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Habitual Petitioners: John and Jane Danyell

Posted on 19 February 2024 by Keir Waddington

In this blog post, Lloyd Bowen, Reader in Early Modern and Welsh History, writes about an inveterate Elizabethan petitioner who was incarcerated for forging the earl of Essex’s correspondence. In […]

Current ProjectsDigital HistoryEventsMedieval historyTeachingWelsh History

Co-creating new pasts and new futures: the Roman ‘Diff Fusion Project

Posted on 5 February 2024 by Keir Waddington

CAER Heritage Centre launch with community members and First Minister Mark Drakeford Hello, I’m Dave Wyatt and I have a slightly unusual role because I am a Reader in Civic […]

Early modern historyEuropean historySocial history of medicine

Saving ‘the Lives and Limbs of many’: at sea with early modern ship’s surgeons

Posted on 22 January 2024 by Keir Waddington

John Woodall. Line engraving by G. Glover, 1639. Wellcome Collection. Source: Wellcome Collection In her new research, Jasmine Kilburn-Toppin explores early modern ship's surgeons. She explains how in the early […]

American historyCurrent ProjectsEarly modern historyTeaching

“Geographies of Power”: An undergraduate research opportunities project

Posted on 3 January 2024 by Keir Waddington

Rachel Herrmann writes: How do academic historians incorporate undergraduate students into their research processes and questions? This was the question I considered from early summer 2018 to late 2019, when […]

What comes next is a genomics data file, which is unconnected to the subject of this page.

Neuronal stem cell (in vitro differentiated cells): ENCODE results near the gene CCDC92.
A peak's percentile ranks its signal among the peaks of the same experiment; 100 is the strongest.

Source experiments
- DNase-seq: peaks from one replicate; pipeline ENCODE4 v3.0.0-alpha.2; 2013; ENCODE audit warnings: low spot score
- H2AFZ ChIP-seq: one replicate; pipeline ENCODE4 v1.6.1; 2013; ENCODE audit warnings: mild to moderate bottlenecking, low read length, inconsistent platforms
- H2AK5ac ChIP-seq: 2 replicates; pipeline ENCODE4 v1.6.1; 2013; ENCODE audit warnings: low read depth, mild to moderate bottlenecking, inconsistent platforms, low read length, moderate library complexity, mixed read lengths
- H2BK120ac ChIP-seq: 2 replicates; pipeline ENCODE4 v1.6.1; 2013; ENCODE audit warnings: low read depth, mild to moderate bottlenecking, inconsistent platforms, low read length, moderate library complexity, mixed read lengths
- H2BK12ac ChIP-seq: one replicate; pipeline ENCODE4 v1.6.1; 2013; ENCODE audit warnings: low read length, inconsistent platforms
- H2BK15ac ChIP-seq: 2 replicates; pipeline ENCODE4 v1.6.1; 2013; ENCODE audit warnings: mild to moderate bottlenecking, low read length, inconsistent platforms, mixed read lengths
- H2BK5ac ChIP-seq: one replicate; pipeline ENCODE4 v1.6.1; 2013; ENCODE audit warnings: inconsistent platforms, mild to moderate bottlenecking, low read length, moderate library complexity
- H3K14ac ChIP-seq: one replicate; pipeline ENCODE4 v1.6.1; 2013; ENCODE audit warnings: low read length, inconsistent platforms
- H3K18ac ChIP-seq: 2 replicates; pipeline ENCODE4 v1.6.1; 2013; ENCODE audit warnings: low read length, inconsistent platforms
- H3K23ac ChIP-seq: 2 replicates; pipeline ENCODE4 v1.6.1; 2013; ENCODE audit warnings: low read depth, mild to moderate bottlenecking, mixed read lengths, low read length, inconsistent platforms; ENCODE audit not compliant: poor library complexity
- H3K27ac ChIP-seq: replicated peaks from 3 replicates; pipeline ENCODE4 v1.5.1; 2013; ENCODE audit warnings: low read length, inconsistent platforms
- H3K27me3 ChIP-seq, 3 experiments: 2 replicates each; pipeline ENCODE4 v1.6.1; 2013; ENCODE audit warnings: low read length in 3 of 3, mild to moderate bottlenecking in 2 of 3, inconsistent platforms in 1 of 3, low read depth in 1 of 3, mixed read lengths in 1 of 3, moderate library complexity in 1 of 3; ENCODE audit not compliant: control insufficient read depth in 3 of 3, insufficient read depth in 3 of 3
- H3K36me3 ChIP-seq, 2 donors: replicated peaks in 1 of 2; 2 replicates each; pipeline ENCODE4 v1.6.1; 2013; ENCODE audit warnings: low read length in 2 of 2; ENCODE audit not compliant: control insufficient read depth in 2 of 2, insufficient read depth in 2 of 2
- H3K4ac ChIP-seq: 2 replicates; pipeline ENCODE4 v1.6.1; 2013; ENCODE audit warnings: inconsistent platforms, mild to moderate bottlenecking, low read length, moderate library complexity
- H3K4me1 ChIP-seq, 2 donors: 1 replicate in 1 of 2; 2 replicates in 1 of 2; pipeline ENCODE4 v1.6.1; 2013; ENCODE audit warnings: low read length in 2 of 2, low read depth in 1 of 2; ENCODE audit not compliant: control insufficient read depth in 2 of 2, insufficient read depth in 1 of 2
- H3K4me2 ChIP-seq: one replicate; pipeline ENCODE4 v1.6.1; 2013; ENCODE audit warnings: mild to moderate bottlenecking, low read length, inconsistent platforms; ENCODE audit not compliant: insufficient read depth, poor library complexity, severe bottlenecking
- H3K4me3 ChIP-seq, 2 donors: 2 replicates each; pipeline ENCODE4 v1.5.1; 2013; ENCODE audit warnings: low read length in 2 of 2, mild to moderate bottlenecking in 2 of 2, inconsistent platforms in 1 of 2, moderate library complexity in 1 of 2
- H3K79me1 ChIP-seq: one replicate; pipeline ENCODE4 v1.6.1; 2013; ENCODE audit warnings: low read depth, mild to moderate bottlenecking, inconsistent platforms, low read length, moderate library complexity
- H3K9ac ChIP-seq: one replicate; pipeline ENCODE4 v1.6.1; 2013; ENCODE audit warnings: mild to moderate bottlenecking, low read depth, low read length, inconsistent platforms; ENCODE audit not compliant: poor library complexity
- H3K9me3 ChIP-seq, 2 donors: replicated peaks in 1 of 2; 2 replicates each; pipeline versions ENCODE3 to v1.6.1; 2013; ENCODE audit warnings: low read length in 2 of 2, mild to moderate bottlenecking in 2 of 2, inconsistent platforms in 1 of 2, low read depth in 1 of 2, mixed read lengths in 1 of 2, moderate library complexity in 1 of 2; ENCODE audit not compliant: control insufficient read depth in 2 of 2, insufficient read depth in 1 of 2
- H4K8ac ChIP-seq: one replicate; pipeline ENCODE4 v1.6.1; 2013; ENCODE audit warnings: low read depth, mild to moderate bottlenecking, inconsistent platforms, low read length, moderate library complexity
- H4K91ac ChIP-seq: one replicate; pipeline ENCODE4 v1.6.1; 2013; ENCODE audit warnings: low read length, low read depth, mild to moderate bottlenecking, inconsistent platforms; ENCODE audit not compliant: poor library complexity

An empire for the Enlightenment: Britain, Quebec, and the American Revolution

An empire for the Enlightenment: Britain, Quebec, and the American Revolution

Posted on 11 December 2023 by Keir Waddington

As Ashley Walsh explains in this blog post, it is a counter-intuitive feature of the Enlightenment that it could be intolerant. We tend to associate the Enlightenment with religious toleration […]

Gaming the past: Cardiff Heritage Jam

Posted on 27 November 2023 by Keir Waddington

Esther Wright explains in this post how a chance introduction to Daniel J. Finnegan, Senior Lecturer in Computer Science at Cardiff University, and the realization of our shared interest in […]

Power failures, sovereignty and environmental justice in Lebanon

Posted on 13 November 2023 by Keir Waddington

In his post, Owain Lawson explains As I work towards finishing my first book—Power Failures: Development, Sovereignty, and Environmental Justice in Lebanon—I have become preoccupied with the question of whether […]

Cymro a’i Geiniog / A Welsh King and his Coin

Posted on 2 November 2023 by Keir Waddington

Doedd brenhinoedd y Cymry ddim yn rhai i roi eu henwau ar geiniogau – fel arfer. Mae un eithriad: ceiniog sy’n dwyn yr enw Hoƿæl Rex. Hywel ap Cadell (Hywel […]

Fire, News and Slate: The Story of the ‘Hamburg Bluchers’

Fire, News and Slate: The Story of the ‘Hamburg Bluchers’

Posted on 26 October 2023 by Keir Waddington

Porthmadog Museum in north Wales displays a pair of heavy work boots called ‘Blutsiars Hambro’ or ‘Hamburg Bluchers’, their heavy wooden soles matched with rough leather and metal buckles. The […]

History and Trauma in Twelfth-Century Jerusalem

History and Trauma in Twelfth-Century Jerusalem

Posted on 17 October 2023 by Bronach Kane

Writing in the Latin kingdom of Jerusalem sometime in the late 1180s or early 1190s, with the recent trauma of the Holy City’s loss to the Muslim sultan, Salah al-Din, […]